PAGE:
On September 27, 2010, Judge Swain denied the 12 motions to dismiss the Consolidated Class Action Complaint. In the decision, the court held that the Complaint adequately alleges material misstatements and omissions concerning AIG’s credit default swap portfolio as well as its securities lending program. The court upheld all of lead plaintiff’s claims under sections 10(b) and 20(a) of the Securities Exchange Act of 1934 for purchasers of AIG common stock and other publicly-traded securities during the period from March 16, 2006 through September 16, 2008. In denying the motions to dismiss the 10(b) claims, the court held that the “various general disclosures cited by [the defendants] were insufficient to fulfill defendants’ disclosure obligations,” and that the facts alleged in the Complaint support a strong inference of fraudulent intent on the part of the company and certain corporate executives at AIG and its London-based subsidiary, AIGFP. The court also upheld each of claims brought under sections 11, 12(a)(2) and 15 of the Securities Act of 1933 for stock and bonds issued by AIG during the class period.
On November 5, 2010, the Court held a conference with counsel for all parties, and entered case management orders setting a schedule for the prosecution of the case. Beginning on November 19, 2010, BR&B and our co-counsel issued, on behalf of the Lead Plaintiff, requests for documents addressed to each of the sets of defendants, as well as subpoenas calling for the production of documents to certain non-party entities. Beginning in mid-December 2009, defendants and the non-parties began producing millions of pages of documents responsive to Lead Plaintiff’s requests, which BR&B and our co-counsel have been reviewing and analyzing for future use in the case.
On April 1, 2011, in accordance with the case management orders entered by the Court, Lead Plaintiff SMRS filed a motion for class certification, requesting that the Court certify a class consisting of all persons or entities, other than defendants and their affiliates, who purchased American International Group, Inc. common stock, preferred stock and other securities that traded on a U.S. public exchange from March 16, 2006 through September 16, 2008, including all persons or entities who, during the Class Period, purchased AIG common stock, preferred stock and other securities in or traceable to a public offering by AIG, and suffered damages as a result. The motion further requests that the Court certify SMRS and the other plaintiffs named in the complaint (see below) as representatives of the Class, and appoint Barrack, Rodos & Bacine and The Miller Law Firm, P.C., as Class Counsel. Lead Plaintiff’s memorandum of law in support of the motion analyzes cases relevant to the motion and cites to evidence supporting the motion. Under the case management order, defendants’ responses to the motion must be filed by July 1, 2011, and Lead Plaintiff’s reply submissions must be filed by September 15, 2011.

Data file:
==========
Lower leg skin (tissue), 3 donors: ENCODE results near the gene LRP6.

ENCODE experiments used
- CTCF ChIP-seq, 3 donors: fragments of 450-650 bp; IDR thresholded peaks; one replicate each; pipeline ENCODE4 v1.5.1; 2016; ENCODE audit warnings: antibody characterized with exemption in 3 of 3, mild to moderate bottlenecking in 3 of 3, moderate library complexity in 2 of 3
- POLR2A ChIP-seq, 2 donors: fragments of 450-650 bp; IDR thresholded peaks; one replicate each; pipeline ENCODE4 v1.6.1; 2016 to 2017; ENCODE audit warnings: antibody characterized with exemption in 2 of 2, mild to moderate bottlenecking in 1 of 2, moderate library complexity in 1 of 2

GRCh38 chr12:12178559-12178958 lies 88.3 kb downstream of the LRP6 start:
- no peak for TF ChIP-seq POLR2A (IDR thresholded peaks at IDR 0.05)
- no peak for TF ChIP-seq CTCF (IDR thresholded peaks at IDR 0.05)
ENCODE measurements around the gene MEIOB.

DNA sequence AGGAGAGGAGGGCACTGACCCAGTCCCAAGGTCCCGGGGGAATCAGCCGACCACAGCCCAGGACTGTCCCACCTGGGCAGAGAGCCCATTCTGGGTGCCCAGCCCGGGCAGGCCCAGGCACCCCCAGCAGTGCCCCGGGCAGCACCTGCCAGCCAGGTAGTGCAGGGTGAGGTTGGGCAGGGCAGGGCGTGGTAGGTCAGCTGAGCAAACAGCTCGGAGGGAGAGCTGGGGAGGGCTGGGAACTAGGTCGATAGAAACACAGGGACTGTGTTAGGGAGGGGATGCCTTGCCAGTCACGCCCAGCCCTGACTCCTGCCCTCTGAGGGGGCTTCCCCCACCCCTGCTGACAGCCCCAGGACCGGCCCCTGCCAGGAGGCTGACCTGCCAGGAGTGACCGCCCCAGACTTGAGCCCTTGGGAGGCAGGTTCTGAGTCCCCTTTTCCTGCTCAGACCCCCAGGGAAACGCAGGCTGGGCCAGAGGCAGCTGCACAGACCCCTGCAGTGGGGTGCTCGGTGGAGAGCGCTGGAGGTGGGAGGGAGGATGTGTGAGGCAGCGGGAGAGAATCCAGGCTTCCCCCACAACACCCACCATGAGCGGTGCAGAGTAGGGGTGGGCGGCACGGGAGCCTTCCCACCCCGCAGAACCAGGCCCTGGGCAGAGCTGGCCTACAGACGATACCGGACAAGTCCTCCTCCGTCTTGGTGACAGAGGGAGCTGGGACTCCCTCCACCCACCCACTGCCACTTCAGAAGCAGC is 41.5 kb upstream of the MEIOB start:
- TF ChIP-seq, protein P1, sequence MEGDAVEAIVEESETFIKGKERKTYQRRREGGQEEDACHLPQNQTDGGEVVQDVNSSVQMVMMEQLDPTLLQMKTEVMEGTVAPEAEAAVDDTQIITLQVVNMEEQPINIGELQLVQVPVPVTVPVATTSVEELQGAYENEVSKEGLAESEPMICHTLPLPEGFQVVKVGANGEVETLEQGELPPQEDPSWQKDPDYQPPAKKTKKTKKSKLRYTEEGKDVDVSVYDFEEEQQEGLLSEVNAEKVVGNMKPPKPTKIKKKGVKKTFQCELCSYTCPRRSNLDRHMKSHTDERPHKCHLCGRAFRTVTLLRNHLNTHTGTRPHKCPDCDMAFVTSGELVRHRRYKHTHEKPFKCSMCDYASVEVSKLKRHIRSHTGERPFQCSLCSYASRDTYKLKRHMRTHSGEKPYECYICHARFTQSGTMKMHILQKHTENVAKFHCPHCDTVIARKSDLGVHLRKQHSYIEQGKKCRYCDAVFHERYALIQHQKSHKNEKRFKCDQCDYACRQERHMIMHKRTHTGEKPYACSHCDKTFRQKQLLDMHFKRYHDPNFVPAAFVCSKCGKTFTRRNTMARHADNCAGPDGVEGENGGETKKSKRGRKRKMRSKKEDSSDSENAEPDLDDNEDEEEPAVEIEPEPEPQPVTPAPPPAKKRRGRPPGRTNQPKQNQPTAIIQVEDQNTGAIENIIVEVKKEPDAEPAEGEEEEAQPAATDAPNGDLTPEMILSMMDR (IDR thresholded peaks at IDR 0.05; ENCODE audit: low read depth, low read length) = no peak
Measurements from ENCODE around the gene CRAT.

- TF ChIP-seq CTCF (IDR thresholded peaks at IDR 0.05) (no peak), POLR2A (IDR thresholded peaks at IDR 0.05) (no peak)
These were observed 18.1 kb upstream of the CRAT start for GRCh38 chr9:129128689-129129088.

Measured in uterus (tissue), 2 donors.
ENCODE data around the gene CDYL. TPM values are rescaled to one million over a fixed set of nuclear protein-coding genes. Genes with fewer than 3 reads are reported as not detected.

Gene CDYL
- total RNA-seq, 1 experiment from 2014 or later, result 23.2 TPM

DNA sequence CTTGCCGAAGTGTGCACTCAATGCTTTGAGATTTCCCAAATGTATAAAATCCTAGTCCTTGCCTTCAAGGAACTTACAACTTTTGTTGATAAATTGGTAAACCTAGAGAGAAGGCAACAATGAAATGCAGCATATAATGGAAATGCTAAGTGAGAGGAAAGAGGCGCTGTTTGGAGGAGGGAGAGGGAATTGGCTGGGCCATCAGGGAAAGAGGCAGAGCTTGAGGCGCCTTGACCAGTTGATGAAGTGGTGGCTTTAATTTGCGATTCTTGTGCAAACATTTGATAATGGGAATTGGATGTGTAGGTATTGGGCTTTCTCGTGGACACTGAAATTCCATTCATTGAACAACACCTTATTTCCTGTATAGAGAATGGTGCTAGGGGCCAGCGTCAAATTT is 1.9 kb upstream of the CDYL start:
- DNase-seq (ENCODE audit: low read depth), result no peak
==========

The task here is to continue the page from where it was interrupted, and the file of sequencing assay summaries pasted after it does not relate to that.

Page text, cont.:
The allegations in the Complaint relate primarily to financial products called credit default swaps (“CDSs”) that were issued by the AIG Financial Products unit (“AIGFP”), many of which insured collateralized debt obligations (“CDOs”) backed by U.S. residential mortgages, including subprime debt (“multi-sector CDOs”). While Defendants repeatedly assured the market that there could never be any losses on this CDS portfolio, Plaintiffs allege that AIG and the Executive Defendants identified in the Complaint knew or were reckless in not knowing that the risks inherent in this portfolio, including that AIG could be required to post tens of billions of dollars in collateral or record billions of dollars in unrealized losses on its balance sheet that would be charged against AIG’s income, were massive and could cripple the entire Company.